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Vol. 75, No. 4, 2006
Issue release date: June 2006
Psychother Psychosom 2006;75:220–228

Comparison of Sleep Condition and Sleep-Related Psychological Activity after Cognitive-Behavior and Pharmacological Therapy for Chronic Insomnia

Wu R. · Bao J. · Zhang C. · Deng J. · Long C.
aDepartment of Medical Psychology, Peking University Health Science Center, bBeijing Institute for Neurosis, Capital University of Medication Science, and cSleep Disorders Center of Beijing Second Hospital, Beijing, P.R. China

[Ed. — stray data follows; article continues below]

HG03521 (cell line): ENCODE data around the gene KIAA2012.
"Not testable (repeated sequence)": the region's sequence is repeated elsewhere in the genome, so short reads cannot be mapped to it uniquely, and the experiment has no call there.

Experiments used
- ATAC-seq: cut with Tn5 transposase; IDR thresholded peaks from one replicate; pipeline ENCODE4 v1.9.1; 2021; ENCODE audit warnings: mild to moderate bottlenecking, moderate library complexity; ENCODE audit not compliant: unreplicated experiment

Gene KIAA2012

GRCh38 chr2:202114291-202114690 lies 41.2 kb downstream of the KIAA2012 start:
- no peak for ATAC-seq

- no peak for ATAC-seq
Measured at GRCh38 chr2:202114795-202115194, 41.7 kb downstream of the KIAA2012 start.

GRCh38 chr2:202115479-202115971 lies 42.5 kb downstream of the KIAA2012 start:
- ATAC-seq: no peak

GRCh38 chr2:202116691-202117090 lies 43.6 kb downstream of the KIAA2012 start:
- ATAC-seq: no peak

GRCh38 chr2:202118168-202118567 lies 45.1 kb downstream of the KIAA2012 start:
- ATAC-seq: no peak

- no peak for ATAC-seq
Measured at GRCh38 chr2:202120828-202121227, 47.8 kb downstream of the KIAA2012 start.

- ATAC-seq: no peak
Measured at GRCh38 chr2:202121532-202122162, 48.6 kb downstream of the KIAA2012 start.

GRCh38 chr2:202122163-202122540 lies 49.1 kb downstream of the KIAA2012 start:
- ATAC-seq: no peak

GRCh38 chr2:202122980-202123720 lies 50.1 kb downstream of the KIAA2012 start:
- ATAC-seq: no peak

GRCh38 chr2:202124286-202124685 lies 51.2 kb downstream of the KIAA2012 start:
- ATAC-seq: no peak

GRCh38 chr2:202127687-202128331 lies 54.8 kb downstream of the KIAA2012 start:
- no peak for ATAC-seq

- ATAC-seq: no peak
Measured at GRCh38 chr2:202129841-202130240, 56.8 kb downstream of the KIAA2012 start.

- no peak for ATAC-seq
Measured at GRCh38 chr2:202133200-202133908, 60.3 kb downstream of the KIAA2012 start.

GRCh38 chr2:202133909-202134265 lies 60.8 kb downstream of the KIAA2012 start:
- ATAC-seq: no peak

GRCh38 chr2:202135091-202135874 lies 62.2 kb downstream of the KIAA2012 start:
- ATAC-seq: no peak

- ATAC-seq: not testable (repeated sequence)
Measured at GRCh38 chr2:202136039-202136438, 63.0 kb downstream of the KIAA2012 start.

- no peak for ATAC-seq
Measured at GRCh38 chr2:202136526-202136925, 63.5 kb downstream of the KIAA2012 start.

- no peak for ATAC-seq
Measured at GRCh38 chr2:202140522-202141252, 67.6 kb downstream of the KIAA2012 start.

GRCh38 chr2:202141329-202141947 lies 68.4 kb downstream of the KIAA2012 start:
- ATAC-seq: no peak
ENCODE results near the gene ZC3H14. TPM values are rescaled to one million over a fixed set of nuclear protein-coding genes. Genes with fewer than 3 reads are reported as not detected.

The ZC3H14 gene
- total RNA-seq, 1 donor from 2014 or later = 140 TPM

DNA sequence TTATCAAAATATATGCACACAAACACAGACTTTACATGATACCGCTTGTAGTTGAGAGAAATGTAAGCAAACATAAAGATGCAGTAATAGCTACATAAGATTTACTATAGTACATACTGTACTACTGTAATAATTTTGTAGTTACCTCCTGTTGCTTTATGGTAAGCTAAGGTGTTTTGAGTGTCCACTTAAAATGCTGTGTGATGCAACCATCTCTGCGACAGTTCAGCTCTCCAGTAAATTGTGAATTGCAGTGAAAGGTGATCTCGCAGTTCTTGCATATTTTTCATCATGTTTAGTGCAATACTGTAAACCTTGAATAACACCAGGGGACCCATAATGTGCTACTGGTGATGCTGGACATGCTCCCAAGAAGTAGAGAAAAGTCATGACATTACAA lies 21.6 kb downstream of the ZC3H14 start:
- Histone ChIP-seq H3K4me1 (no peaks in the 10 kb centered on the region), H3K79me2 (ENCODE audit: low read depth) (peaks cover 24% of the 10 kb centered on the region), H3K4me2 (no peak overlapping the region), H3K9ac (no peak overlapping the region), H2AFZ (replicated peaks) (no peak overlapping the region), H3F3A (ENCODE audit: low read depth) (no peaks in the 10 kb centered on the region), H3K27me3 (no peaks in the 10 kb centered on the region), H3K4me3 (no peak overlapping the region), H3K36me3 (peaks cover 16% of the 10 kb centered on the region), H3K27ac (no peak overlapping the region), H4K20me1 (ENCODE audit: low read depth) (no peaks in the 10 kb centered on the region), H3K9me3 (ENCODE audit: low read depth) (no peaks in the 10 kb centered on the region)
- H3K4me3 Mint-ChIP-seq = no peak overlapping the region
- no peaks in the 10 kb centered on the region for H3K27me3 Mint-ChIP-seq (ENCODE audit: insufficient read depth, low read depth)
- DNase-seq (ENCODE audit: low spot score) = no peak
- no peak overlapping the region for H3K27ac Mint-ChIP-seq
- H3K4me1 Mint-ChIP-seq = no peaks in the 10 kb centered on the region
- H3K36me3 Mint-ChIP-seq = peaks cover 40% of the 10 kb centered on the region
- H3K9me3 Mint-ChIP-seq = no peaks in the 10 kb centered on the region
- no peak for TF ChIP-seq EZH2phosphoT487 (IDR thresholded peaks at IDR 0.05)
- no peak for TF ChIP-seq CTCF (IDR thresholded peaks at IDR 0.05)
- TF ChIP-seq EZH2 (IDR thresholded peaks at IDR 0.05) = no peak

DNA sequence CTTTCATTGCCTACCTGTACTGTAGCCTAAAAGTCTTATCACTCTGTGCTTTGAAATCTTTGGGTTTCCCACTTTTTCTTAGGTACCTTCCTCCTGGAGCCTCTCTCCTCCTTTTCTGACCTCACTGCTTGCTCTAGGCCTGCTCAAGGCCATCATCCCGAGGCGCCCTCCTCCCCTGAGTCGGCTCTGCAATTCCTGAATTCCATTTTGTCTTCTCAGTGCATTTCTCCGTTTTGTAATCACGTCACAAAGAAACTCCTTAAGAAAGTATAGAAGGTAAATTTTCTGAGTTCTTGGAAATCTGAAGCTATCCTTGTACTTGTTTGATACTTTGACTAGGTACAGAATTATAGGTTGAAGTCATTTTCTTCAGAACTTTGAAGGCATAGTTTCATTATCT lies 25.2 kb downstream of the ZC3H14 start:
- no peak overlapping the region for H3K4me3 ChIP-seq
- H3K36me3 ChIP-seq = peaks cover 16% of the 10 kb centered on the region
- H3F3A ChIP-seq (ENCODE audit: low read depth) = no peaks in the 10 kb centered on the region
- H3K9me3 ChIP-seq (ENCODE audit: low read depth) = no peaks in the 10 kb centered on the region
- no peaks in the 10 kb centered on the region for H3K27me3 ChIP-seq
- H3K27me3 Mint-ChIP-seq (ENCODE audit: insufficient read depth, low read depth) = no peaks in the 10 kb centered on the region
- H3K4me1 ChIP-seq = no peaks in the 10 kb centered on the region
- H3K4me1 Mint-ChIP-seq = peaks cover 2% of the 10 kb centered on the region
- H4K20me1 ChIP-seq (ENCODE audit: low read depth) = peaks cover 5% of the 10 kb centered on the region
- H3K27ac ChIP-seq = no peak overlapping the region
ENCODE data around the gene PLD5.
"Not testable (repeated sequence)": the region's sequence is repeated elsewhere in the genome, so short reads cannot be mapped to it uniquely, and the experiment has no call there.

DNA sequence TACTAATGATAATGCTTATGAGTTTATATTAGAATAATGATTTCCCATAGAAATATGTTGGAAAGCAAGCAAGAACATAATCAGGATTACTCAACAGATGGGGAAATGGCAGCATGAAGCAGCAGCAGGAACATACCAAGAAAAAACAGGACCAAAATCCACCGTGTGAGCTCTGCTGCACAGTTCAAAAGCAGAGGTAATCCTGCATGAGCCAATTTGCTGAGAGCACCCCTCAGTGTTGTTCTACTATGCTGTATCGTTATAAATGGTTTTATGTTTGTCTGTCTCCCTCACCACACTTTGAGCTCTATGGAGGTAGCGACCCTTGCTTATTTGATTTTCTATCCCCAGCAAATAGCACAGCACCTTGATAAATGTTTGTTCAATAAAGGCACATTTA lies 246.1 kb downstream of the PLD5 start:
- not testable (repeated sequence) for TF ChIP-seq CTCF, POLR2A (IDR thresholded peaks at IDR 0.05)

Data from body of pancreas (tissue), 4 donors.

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Background: Previous studies of insomnia focused mainly on the improvement of sleep condition and ignored the effects of sleep-related psychological activity and daytime function after pharmacological and behavioral treatments. We compared the clinical effects of both therapies on sleep condition, sleep-related psychological activity and daytime function in chronic insomnia. Methods: Seventy-one patients with chronic insomnia were randomly divided into 4 groups and either received cognitive-behavior therapy (CBT, n = 19), pharmacological therapy (PCT, n = 17), CBT plus medication (Combined, n = 18) or placebo (n = 17). The treatments lasted for 8 weeks with follow-ups conducted at 3 and 8 months. On the day after treatment ended, all patients were assessed using a polysomnogram (PSG), a sleep diary and a psychological assessment. Results: The three active treatments were more effective than placebo at the time the treatments were completed. Subjective sleep-onset latency, sleep efficacy and total sleep time were better in the PCT group than in the CBT group. At the 3-month follow-up, subjective and objective sleep-onset latency, sleep efficacy and total sleep time were better in the CBT group than in both the PCT and the Combined group. At the 8-month follow-up, the CBT group showed a steady comfortable sleep state, while the PCT and Combined groups were gradually returning to the pre-treatment condition. The Combined group showed a variable long-term effect. On the other hand, pre-sleep arousal at nighttime, dysfunctional beliefs about sleep as well as daytime functioning in the CBT group not only improved, but was better than in the other active treatment groups. Conclusion: Medication and Combined therapy produced a short-term effect on chronic insomnia while CBT had a long-term effect of improved sleep-related psychological activity and daytime functioning.

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